To decrease emissions of greenhouse gasses into the atmosphere, we have to move away from fossil fuels into a green and sustainable society. Hydrogen can play a big role in this, as it is a universal energy carrier and can be used to fuel cars or ships, heat buildings, melt steel or make electricity. For this transition, we will need a lot of hydrogen throughout the year. But where can we store all this hydrogen during the summer days when we do not need as much? Underground hydrogen storage (UHS) offers us the possibility for storing excess hydrogen in different deep geological formations. Salt caverns, aquifers and depleted hydrocarbon deposits (gas reservoirs) can be used for this type of storage. There the hydrogen can stay for days, weeks or months, until it is needed. When it is pumped back, it can be either directly used or transformed into electricity later. However, the storage sites in the subsurface often contain microorganisms and there are some types known, which can feed on hydrogen causing many problems. We want to understand what types of microbes are triggered by hydrogen storage, their growth behavior and possible inhibition. In our HyLife project will sample, analyze and characterize many different potential storage sites all over Europe with a focus on the microbial effects at the different sites. We hope to find key factors to understand the microbial risks better and make safe and resilient UHS possible.
Partners: NORCE, NTNU, BRGM, Inria, TUL, Isodetect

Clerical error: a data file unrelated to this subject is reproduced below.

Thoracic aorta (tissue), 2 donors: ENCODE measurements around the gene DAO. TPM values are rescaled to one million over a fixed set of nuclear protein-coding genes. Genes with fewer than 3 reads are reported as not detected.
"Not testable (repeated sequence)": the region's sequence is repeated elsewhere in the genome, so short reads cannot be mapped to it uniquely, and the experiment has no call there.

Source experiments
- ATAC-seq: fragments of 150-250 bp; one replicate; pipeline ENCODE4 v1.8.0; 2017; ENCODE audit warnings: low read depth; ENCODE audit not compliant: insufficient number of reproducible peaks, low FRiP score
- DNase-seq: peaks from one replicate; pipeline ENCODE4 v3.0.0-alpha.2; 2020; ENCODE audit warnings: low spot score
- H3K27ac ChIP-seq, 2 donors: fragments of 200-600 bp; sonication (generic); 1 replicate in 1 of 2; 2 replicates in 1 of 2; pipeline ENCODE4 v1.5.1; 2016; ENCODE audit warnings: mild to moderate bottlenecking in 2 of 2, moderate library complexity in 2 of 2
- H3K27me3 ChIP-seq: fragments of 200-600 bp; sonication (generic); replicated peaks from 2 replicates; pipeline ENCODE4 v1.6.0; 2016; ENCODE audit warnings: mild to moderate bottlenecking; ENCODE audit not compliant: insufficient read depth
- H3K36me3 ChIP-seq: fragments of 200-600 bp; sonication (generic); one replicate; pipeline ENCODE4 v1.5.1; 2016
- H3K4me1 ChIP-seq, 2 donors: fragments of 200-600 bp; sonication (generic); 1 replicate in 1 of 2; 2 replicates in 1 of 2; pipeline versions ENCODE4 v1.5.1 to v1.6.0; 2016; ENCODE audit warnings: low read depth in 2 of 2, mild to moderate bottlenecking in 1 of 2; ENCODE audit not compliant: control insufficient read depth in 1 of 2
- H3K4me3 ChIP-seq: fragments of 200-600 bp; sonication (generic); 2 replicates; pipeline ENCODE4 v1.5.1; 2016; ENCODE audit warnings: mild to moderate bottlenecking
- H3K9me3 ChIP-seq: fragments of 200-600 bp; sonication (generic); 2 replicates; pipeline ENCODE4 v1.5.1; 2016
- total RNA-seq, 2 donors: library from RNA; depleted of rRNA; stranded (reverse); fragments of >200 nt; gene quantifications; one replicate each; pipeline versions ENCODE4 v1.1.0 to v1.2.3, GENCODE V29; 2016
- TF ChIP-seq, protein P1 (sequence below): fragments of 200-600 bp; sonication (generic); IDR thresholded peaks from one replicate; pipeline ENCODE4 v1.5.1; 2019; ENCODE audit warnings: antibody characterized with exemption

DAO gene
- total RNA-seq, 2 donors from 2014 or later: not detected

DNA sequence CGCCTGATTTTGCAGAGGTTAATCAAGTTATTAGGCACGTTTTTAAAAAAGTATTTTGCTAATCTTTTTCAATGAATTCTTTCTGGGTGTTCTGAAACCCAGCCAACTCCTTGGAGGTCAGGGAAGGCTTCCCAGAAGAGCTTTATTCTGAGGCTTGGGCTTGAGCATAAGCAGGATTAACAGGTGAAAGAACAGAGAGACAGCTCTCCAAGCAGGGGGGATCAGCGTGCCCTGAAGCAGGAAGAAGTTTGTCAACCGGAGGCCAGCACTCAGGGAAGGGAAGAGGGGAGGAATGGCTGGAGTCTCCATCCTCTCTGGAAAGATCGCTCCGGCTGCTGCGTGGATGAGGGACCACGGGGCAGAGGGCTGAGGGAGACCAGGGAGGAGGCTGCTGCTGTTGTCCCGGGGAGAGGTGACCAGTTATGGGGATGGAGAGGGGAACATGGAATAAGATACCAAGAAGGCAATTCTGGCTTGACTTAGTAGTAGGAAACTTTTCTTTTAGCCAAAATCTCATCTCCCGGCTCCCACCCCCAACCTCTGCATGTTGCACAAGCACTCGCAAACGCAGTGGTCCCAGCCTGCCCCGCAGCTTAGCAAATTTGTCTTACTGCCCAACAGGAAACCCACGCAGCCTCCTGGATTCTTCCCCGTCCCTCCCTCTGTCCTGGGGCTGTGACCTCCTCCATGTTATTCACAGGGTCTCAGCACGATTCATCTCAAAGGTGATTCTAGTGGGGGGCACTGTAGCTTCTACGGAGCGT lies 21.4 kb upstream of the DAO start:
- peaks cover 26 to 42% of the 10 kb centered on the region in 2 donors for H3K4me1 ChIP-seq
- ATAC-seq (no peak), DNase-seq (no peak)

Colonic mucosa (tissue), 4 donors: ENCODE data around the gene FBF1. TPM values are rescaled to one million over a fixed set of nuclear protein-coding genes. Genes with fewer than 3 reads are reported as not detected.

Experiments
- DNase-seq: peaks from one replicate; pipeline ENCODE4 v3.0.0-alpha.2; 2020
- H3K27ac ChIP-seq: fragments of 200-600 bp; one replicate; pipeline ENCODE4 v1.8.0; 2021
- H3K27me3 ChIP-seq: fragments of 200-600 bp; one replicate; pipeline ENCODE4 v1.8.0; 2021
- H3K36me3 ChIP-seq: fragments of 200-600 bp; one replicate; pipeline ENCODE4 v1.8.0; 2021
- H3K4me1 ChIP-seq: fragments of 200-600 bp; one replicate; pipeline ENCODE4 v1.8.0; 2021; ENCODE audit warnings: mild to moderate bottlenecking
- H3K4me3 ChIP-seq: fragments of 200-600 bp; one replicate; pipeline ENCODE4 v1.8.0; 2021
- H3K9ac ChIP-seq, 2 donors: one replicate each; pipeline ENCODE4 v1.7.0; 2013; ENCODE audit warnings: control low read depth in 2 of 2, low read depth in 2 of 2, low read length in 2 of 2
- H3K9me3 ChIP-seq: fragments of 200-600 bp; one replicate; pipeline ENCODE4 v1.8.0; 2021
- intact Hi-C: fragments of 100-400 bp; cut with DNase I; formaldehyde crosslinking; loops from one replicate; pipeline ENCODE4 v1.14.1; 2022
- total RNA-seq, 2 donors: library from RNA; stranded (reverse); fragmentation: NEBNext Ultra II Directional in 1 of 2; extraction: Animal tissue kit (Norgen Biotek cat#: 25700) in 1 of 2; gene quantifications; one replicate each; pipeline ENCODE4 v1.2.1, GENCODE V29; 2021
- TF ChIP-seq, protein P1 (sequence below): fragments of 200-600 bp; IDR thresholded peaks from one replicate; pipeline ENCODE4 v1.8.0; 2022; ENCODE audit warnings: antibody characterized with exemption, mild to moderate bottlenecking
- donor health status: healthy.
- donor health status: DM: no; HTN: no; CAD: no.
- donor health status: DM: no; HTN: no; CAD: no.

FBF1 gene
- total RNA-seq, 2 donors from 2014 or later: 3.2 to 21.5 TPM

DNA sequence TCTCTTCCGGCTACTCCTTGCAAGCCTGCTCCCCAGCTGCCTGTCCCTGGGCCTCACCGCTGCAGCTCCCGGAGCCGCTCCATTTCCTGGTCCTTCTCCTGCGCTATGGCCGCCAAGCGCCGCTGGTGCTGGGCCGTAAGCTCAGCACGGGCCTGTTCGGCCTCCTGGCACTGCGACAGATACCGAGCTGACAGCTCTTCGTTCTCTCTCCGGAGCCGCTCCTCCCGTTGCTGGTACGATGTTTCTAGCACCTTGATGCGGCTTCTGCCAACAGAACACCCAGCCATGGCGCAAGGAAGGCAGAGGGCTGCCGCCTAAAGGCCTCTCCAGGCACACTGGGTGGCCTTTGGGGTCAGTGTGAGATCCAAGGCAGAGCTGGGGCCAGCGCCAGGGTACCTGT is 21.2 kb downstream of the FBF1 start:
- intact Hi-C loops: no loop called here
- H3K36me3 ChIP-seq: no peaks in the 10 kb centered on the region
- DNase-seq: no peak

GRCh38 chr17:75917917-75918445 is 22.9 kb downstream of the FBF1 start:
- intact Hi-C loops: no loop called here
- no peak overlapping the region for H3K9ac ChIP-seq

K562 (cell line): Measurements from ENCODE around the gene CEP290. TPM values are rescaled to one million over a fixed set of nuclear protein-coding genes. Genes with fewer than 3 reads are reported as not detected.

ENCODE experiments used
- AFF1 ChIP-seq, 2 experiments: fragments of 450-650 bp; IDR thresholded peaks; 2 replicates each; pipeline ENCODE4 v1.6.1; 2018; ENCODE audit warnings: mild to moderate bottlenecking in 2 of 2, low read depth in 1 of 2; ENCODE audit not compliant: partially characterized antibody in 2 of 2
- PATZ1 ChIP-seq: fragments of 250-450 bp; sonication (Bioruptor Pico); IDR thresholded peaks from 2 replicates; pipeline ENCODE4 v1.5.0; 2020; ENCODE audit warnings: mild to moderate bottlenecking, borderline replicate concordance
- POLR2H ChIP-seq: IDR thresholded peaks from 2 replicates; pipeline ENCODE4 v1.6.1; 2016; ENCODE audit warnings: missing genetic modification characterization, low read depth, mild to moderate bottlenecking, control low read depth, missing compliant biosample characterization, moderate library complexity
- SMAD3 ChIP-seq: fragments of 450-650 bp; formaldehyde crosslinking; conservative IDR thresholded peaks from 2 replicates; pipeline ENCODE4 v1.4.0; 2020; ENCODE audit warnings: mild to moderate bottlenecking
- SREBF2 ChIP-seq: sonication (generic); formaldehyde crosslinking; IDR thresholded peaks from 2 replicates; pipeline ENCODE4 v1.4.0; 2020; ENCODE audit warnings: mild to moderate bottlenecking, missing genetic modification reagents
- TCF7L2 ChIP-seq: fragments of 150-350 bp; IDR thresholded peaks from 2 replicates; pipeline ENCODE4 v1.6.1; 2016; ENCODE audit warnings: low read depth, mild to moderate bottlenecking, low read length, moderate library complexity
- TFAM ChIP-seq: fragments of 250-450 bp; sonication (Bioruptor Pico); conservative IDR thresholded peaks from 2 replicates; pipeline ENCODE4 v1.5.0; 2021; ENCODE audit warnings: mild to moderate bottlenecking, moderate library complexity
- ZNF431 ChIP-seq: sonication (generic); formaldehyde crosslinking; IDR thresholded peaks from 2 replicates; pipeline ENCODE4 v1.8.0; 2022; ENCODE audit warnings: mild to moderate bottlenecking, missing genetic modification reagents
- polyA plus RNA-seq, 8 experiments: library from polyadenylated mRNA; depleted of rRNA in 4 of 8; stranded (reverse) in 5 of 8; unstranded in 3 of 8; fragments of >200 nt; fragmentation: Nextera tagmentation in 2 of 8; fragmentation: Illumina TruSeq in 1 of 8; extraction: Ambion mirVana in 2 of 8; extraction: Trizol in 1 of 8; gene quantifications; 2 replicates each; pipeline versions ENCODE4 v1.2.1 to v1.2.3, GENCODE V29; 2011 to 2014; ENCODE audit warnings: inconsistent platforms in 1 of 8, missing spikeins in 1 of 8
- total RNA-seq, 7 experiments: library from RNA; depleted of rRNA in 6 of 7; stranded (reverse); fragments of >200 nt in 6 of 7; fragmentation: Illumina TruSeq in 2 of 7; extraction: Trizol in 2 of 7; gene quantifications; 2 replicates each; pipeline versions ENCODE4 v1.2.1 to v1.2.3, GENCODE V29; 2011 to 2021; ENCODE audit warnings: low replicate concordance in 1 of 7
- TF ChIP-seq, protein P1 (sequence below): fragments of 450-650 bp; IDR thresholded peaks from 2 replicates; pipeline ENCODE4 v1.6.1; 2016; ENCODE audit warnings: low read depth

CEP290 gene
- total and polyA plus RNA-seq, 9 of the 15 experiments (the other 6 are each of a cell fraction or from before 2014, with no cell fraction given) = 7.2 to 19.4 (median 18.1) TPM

Many renewable energy systems utilize “Power-to-Gas” technologies, which use renewable electricity to produce hydrogen (H2), a universal energy carrier. To ensure a secure supply of H2 throughout the year, it is essential to have flexible, large-scale storage to balance expected fluctuations of energy-production and -demand. Underground/subsurface storage has been proposed as a favourable solution for mid-to long-term storage, due to the large available volumes that could hold up to 920 TWh; this would be sufficient for a mid-range scenario of 2,500 TWh of annual H2 demand in 2050 with at least 30% storage capacity (1, 2). It is a known fact that many of these potential underground storage sites harbour diverse microbial communities and that H2 is not only a perfect energy carrier for human industry but also for microbial metabolisms. While microorganisms consume the H2, they can induce microbial-triggered risks including loss of the stored H2, risks to operational safety and deterioration in quality by H2S production, biocorrosion and changes of the reservoir properties (3). As the demand for more H2 storage rises, it is therefore important to understand the extent of the microbial presence and activity within the different types of sites (salt caverns, porous media including aquifers and gas reservoirs). HyLife will produce valuable insights on what types of microbes are present and how they will influence the stored H2 through extensive sampling across Europe. Direct results will be a) aligned and tested methodologies to maximize comparability, b) an open database on detected microorganisms within the broad range of storage site conditions, c) microbial factors for field screening to minimize the risk when selecting sites. We will also assess related environmental risks, test potential mitigation options and produce insightful techno-economic business analyses.